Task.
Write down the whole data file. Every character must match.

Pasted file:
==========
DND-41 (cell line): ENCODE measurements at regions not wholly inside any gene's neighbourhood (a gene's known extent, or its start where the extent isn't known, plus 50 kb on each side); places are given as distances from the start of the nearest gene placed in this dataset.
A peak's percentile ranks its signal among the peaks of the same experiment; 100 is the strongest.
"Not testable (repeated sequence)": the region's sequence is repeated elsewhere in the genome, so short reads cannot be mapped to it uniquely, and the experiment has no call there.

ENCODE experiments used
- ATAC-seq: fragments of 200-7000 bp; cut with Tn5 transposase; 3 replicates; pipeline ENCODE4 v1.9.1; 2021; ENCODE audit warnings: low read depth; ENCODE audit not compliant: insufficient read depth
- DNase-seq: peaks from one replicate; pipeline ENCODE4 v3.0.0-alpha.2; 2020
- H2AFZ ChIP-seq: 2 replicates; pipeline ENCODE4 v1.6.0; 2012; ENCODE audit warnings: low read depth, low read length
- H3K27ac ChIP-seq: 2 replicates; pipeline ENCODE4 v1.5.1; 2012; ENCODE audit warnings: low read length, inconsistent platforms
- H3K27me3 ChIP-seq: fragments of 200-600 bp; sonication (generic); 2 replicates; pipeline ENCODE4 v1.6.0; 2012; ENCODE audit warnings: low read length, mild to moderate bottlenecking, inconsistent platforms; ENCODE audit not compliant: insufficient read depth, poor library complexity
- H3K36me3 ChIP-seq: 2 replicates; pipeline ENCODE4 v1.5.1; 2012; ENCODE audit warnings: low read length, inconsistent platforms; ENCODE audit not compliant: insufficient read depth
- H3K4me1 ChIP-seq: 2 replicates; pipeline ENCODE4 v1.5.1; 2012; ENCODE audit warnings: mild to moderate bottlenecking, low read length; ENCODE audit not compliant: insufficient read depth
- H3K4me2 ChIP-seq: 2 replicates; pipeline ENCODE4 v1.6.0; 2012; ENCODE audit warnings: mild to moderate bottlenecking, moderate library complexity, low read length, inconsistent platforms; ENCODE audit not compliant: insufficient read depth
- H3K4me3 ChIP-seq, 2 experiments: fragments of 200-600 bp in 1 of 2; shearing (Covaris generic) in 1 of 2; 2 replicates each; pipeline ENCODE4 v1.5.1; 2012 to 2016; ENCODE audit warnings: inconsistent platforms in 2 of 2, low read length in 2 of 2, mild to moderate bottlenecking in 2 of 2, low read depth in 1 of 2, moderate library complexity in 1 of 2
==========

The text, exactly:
DND-41 (cell line): ENCODE measurements at regions not wholly inside any gene's neighbourhood (a gene's known extent, or its start where the extent isn't known, plus 50 kb on each side); places are given as distances from the start of the nearest gene placed in this dataset.
A peak's percentile ranks its signal among the peaks of the same experiment; 100 is the strongest.
"Not testable (repeated sequence)": the region's sequence is repeated elsewhere in the genome, so short reads cannot be mapped to it uniquely, and the experiment has no call there.

ENCODE experiments used
- ATAC-seq: fragments of 200-7000 bp; cut with Tn5 transposase; 3 replicates; pipeline ENCODE4 v1.9.1; 2021; ENCODE audit warnings: low read depth; ENCODE audit not compliant: insufficient read depth
- DNase-seq: peaks from one replicate; pipeline ENCODE4 v3.0.0-alpha.2; 2020
- H2AFZ ChIP-seq: 2 replicates; pipeline ENCODE4 v1.6.0; 2012; ENCODE audit warnings: low read depth, low read length
- H3K27ac ChIP-seq: 2 replicates; pipeline ENCODE4 v1.5.1; 2012; ENCODE audit warnings: low read length, inconsistent platforms
- H3K27me3 ChIP-seq: fragments of 200-600 bp; sonication (generic); 2 replicates; pipeline ENCODE4 v1.6.0; 2012; ENCODE audit warnings: low read length, mild to moderate bottlenecking, inconsistent platforms; ENCODE audit not compliant: insufficient read depth, poor library complexity
- H3K36me3 ChIP-seq: 2 replicates; pipeline ENCODE4 v1.5.1; 2012; ENCODE audit warnings: low read length, inconsistent platforms; ENCODE audit not compliant: insufficient read depth
- H3K4me1 ChIP-seq: 2 replicates; pipeline ENCODE4 v1.5.1; 2012; ENCODE audit warnings: mild to moderate bottlenecking, low read length; ENCODE audit not compliant: insufficient read depth
- H3K4me2 ChIP-seq: 2 replicates; pipeline ENCODE4 v1.6.0; 2012; ENCODE audit warnings: mild to moderate bottlenecking, moderate library complexity, low read length, inconsistent platforms; ENCODE audit not compliant: insufficient read depth
- H3K4me3 ChIP-seq, 2 experiments: fragments of 200-600 bp in 1 of 2; shearing (Covaris generic) in 1 of 2; 2 replicates each; pipeline ENCODE4 v1.5.1; 2012 to 2016; ENCODE audit warnings: inconsistent platforms in 2 of 2, low read length in 2 of 2, mild to moderate bottlenecking in 2 of 2, low read depth in 1 of 2, moderate library complexity in 1 of 2